Wednesday, March 20, 2019

Planning A House Move With Young Children

Planning A House Move With Young Children


Even without young children moving house is a stressful enough, but throw a child under the age of five into the mix and you have a potential recipe for disaster! However, there are a few easy steps you can take to make relocating more manageable for both you and your little ones.

planning house move young children Planning A House Move With Young Children

Talk to them early

Once you have chosen a property and finalised a moving date, it is time to sit your child down and break the news. Because kids younger than five often have limited attention spans, it is important to adapt the information to make it simple for them to understand. Rather than trying to discuss the topic in one evening, break the news down into short snippets which you can repeat regularly over an extended period of time. In addition, see if you can find a story book that focuses on a house move to help them get their head around the concept.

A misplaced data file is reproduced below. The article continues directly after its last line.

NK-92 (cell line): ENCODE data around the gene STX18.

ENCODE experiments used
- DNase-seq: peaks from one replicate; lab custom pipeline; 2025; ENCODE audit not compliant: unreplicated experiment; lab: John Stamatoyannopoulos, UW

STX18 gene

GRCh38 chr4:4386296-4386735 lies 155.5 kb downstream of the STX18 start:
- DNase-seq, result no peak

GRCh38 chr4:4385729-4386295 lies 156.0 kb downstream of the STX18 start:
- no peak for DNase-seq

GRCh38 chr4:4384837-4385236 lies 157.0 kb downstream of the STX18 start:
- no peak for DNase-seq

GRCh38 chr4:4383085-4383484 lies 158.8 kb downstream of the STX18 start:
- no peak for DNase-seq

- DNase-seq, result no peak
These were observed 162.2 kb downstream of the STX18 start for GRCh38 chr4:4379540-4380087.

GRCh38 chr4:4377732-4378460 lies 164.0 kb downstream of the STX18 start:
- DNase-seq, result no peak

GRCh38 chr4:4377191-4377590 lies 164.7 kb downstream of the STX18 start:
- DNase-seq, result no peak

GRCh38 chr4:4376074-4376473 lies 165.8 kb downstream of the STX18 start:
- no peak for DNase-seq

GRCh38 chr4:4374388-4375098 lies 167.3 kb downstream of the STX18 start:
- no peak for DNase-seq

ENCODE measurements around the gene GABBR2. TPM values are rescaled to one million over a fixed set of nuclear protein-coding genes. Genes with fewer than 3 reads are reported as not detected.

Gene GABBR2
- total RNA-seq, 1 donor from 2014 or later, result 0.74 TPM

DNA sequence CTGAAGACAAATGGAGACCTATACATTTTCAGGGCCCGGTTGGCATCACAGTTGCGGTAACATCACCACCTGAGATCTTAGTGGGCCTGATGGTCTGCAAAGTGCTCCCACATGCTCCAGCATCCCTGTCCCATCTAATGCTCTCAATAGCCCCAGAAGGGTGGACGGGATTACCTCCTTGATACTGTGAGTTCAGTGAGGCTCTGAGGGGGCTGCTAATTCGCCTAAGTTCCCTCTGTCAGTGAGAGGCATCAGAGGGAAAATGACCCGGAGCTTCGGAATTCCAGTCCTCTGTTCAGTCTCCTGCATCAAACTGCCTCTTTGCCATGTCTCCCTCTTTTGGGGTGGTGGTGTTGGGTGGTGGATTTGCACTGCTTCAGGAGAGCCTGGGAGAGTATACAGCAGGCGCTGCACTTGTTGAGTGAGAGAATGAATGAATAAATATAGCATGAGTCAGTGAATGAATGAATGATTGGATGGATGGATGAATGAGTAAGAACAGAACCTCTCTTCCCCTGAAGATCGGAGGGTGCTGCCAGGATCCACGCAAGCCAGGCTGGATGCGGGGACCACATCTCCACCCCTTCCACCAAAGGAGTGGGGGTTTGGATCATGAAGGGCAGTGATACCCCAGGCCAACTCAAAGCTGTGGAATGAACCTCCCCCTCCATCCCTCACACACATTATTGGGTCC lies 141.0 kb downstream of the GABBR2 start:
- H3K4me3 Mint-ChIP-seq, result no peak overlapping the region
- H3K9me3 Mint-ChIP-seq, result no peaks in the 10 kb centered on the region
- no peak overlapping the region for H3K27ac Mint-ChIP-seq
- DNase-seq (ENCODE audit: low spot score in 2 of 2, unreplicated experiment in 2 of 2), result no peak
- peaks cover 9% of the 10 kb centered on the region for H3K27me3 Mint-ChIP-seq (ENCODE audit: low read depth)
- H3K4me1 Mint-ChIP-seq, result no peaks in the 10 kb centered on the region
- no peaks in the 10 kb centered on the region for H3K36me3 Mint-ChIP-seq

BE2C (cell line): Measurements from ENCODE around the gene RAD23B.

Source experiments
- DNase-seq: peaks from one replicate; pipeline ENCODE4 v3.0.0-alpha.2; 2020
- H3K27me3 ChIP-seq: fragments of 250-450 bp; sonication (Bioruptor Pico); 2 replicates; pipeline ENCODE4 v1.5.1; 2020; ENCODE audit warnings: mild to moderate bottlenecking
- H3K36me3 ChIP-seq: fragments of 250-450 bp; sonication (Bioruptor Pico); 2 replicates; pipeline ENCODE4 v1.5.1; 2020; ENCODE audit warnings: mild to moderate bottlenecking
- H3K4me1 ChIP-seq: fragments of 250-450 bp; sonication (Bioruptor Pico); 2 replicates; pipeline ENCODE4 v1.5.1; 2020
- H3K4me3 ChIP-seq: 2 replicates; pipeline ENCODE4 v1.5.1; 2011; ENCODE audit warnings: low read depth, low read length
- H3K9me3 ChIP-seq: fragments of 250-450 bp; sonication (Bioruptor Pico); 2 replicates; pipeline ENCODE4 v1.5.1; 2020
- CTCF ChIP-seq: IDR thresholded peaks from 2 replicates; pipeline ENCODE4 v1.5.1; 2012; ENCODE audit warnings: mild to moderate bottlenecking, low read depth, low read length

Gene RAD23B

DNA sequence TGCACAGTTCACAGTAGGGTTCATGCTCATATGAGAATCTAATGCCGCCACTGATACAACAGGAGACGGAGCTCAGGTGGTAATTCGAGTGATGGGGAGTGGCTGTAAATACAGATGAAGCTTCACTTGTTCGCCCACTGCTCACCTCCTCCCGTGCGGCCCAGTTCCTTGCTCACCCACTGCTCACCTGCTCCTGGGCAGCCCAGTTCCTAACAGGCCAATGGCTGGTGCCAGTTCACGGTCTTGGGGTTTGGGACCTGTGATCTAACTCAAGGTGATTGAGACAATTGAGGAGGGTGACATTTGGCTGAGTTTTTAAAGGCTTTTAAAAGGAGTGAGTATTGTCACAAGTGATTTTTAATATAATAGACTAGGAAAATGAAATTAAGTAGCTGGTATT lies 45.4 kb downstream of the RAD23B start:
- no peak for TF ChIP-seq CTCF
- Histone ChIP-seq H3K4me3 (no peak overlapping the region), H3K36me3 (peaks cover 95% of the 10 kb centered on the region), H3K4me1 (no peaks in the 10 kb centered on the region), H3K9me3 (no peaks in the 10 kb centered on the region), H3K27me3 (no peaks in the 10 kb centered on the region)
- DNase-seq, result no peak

Get them involved

Another way to ease the move is to ask your child how they would like to have their room decorated- this will work well with slightly older children. Let them choose the colour of the walls and perhaps even the curtains that they would like hanging at the window. However, try not to make promises that you will not be able to keep, like offering them a new pet when you know it is not a viable option- this will only let them down.

Keep the same furniture

One tip to help your child adapt to the new house is to keep the same furniture where possible, particularly in their room. Buying all new things will only make the place seem scary and unfamiliar, so try to keep the same bed, wardrobe and bedspreads. This way, when your child will enter the property for the first time they will gain a sense of security from seeing their old bits and pieces in the new surroundings.

Pack well in advance